Introducing Engineering Students to the World...and Bringing the World to CWRU

by Christine H. O'Toole

Photo: Sukwoo Xavier Yoon

Nicole Mammoser and local children in Ugandan town of Luwero

At first glance, it doesn't look much like an international nerve center.

Room 133 in Case Western Reserve's A.W. Smith Building is a minimalist version of a standard professorial office. The only item that might qualify as an attempt at decoration is the plastic bin parked in a corner, overflowing with tennis racquets and about 100 lime-green tennis balls.

The bin is a clue to the unique brand of diplomacy practiced by the office tenant, who manages to juggle several international projects simultaneously. Daniel Lacks, PhD, C. Benson Branch Professor of Chemical Engineering at the Case School of Engineering, is challenging his students to apply their talents to meet basic human needs in developing countries across the world. Since 2011, Lacks has created opportunities for university students to visit Senegal, Mali, Uganda and Botswana, bringing them face to face with the problems their generation will confront. An avid tennis player, he also brings donated sports gear on his international trips to give to local schools. Hence, the locker room décor.

"All over Africa, there are important needs: electricity, water, transportation and communication," Lacks explained. "It's a mistake to use engineering tools just to solve the high-tech types of problems relevant to the United States."

Lacks' first visit to Botswana in 2010 sparked his interest in creating student projects in African nations. "We went there to discuss a possible research collaboration, but I thought it would be a really great experience for our students to get to see what Africa is like," he said. "Everything else just followed when opportunities arose."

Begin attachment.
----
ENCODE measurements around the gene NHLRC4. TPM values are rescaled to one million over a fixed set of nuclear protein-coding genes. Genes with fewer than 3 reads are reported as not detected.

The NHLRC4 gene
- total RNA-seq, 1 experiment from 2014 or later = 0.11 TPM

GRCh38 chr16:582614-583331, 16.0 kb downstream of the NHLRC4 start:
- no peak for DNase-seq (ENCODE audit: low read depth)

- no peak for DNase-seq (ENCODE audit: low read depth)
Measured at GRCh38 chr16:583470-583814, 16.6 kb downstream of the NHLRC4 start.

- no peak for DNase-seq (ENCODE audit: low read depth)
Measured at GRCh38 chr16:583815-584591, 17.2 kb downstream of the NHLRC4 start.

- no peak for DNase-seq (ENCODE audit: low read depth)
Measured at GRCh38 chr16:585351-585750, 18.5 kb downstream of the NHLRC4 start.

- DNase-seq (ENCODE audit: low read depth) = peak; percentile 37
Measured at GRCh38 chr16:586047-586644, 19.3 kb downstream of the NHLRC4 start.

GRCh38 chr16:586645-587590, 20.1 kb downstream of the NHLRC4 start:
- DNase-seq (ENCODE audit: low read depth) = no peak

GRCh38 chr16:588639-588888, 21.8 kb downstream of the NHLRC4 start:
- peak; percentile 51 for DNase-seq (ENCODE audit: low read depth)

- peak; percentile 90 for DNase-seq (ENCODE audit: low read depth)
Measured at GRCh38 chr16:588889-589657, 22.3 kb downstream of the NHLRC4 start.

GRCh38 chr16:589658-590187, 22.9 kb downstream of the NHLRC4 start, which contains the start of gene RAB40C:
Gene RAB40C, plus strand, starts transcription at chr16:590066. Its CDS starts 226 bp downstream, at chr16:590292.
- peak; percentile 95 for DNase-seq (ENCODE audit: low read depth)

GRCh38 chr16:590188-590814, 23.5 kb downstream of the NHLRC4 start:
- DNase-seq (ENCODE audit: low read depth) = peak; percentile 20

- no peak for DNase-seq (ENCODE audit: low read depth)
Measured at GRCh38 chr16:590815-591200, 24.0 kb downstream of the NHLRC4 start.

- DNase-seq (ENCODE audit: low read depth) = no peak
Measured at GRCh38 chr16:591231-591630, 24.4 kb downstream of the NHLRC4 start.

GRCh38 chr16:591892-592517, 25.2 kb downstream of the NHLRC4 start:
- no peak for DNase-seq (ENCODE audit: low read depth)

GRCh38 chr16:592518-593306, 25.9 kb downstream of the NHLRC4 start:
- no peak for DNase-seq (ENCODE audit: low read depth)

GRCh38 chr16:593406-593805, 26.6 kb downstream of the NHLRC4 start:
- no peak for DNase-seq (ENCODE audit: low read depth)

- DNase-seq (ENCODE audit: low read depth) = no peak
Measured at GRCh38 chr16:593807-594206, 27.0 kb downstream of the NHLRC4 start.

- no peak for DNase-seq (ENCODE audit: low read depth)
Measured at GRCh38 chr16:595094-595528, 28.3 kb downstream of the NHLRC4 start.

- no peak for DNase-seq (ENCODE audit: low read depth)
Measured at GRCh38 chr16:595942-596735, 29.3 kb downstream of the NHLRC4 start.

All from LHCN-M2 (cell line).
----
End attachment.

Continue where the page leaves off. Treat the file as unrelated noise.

In 2012, seniors flew with Lacks to Senegal and discovered the barriers that vast distances and poverty pose for building new infrastructure.

Last December, Lacks traveled with students to Myanmar, a nation returning to life after a half-century of political repression. Lacks parlayed his experience in a Fulbright Specialist Program in the capital of Yangon into an experience that the U.S. Department of State hailed as the first U.S. college course to be offered in that Southeast Asian country since it reopened. For two weeks, 12 students in the master of engineering management program and one from John Carroll University studied together with colleagues in an international engineering entrepreneurship course at Yangon Technological University.

This kind of initiative represents the other half of Lacks' mission: introducing overseas faculty to new technologies and teaching methods. In recent years, he's brought university delegations from other nations, including Myanmar, Iraq, Libya and Lesotho, to campus. "Visiting professors become very excited about the learning techniques we use to engage students," said Lacks. "They're eager to bring them back to their home universities."

Meanwhile, students on campus have benefited from Lacks' knack for quickly establishing partnerships in remote areas. During the past three years, for example, Lacks and R. Mohan Sankaran, PhD, also a professor of chemical engineering, have used a $150,000 federal grant for undergraduate research with the University of Botswana on sustainable energy solutions for sub-Saharan Africa.

Photo: Lauren Weston

Joe Toth and team installing solar array in Botswana

For Joe Toth, now a senior majoring in chemical engineering, his May trip to the arid, landlocked country was a light-bulb moment. It was equally illuminating for Tlhabologang Mosadi Kebopetswe, a widowed mother of three children living on the edge of the Kalahari desert.